During Project Asia, a segment of Sony’s State of Play broadcast from June 2020, Forspoken was first introduced. Two and a half years later, the game is rapidly parkouring toward its (twice-delayed) January 24 release date.
Although a playable teaser demo was made available after an announcement at last week’s The Game Awards, we were able to sneak off to Square Enix’s offices near LAX before the awards ceremony to have a four-hour hands-on experience with the game. It’s time to check out what Luminous Productions has been working on as they enter the final stages of development.
Please take me home
For those unfamiliar, Forspoken stars Frey Holland, a typical young woman in New York, who is seemingly tired of her current life and plans to get away from everything. Little does she know that her plan is about to succeed in the most absurd way possible.
When she stumbles upon a magical, sentient bracelet (he prefers the term vambrace), Frey is transported into a whole different world entirely, called Asia. New York City and the United States of America at large may have their share of problems like any country, but they’re nothing like what Asia is facing.
An ominous miasma that Frey calls the Break has infected the land, turning every living thing it touches into either dust or a much more ferocious, bloodthirsty version of its former self. The land has been ruled by four women known as Tantas, and Asia was a peaceful place to live before the Break.
Now, however, each Tanta rules with an iron fist, as all have been corrupted by the Break. For some reason, Frey and her unwanted bracelet partner whom she derisively calls Cuff are unaffected by the Break, as they have seemingly been purposely summoned into Asia to help the few remaining people who have managed to escape to a city on top of the mountains.
At first, Frey is reluctant to want to help anyone, even after one of the citizens helps to get her out of prison. Her main focus is on getting back home. Why, exactly, she is so eager to get back to life that just a few hours ago she was ready to leave behind is a mystery. Perhaps it’s simply the familiarity of her old life that is still something she’d rather have than be thrust into the problems of strangers in a strange land. Whatever the case, I know that I’d probably want to stay in Asia with the magical powers she quickly unlocks.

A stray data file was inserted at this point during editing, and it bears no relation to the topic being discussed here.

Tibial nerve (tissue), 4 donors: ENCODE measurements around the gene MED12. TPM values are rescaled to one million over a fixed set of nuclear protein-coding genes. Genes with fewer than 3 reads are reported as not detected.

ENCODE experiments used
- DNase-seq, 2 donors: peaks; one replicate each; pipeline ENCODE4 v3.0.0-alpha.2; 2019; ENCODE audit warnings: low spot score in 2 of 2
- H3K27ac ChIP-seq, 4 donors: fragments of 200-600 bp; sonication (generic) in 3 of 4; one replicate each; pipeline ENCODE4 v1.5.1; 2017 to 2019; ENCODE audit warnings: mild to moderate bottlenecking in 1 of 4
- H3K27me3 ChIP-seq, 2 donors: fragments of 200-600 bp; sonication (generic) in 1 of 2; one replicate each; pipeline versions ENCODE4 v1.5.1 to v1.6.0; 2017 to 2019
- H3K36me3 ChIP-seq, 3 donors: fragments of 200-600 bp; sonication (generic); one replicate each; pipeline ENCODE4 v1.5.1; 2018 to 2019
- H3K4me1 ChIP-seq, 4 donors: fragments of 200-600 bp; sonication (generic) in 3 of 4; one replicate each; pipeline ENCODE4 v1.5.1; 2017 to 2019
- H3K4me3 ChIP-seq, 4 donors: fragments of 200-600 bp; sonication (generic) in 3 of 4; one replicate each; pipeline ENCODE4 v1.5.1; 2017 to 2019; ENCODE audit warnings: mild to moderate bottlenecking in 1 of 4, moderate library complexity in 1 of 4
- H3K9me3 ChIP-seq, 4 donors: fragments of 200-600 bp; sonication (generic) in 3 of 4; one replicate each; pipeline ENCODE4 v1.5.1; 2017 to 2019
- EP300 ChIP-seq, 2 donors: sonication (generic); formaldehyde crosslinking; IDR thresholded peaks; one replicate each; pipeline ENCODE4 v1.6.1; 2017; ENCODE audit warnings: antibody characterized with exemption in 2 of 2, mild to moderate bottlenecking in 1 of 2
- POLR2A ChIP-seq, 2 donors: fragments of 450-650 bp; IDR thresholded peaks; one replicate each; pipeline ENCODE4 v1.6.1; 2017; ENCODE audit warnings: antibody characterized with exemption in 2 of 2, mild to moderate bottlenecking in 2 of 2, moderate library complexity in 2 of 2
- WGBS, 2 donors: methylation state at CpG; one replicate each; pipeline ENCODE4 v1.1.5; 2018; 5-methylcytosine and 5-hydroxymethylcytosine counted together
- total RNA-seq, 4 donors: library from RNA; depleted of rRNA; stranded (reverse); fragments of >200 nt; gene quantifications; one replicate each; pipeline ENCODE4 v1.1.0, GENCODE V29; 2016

After befriending some of the locals, Frey finds herself caring for their fates, and thus decides that some of them are worth fighting for. She’s not exactly a noble warrior at the outset, and that comes across as believably endearing as you see her cold façade gradually chip away as she warms up to a select few people in need.
Joined at the wrist
One “person,” if they could indeed be called that, whom Frey is especially cold to at the start of her adventure is Cuff. Again, he is a sentient, or at least possessed, metal bracelet that Frey put on shortly before she was teleported to the land of Asia. He is permanently attached to her right arm and can help block attacks as well as channel the magical essence that now flows through Frey.
He also talks, a lot. Think Mimir from God of War levels of talking, and you’ll have some idea of what I mean. Though in this case, only Frey can hear what he is saying, which results in some comical moments where other characters hear Frey talking to what sounds like herself. Her initial dismissive attitude towards him is due in no small part to their seemingly permanent arrangement, as up until now it seems Frey had no one she could depend on in her regular life. Growing up like that will naturally make anyone distrust others.
Forspoken boasts at least two signature gameplay features: magical parkour, and over 100 magic combat options. The magical parkour system is one that Luminous Productions said they had very early on in their work before perhaps even the name of the game was decided upon. Once they had this more or less working, the world was built with it in mind. This means that there are usually a lot of obstacles between any two given points on a map, but it’s nothing a little parkour can’t get you through.
It works like this: while you move, you simply hold down the circle button, and Frey will effortlessly increase her speed while deftly jumping up and over almost anything in her path. The skill is not unlimited, however, though the stamina that this uses is quite plentiful even in the early stages of the adventure. Naturally, this stamina can be upgraded as the player progresses.
Like regular parkour, but MAGIC
The magical parkour serves as a basis for getting Frey into the “Flow,” the name for Forspoken’s combo system. By holding down the circle during combat, Frey can kind of go on autopilot and automatically dodge most incoming attacks.
Since we didn’t have a ton of time during our hands-on demo, this part of the tutorial was quickly gone over, and I didn’t feel too confident holding Circle down as Frey would often move around a bit too quickly for my liking. Instead, I watched for the star-like icon that appeared as enemies prepared to attack me, and simply held a circle whenever I saw them dodge.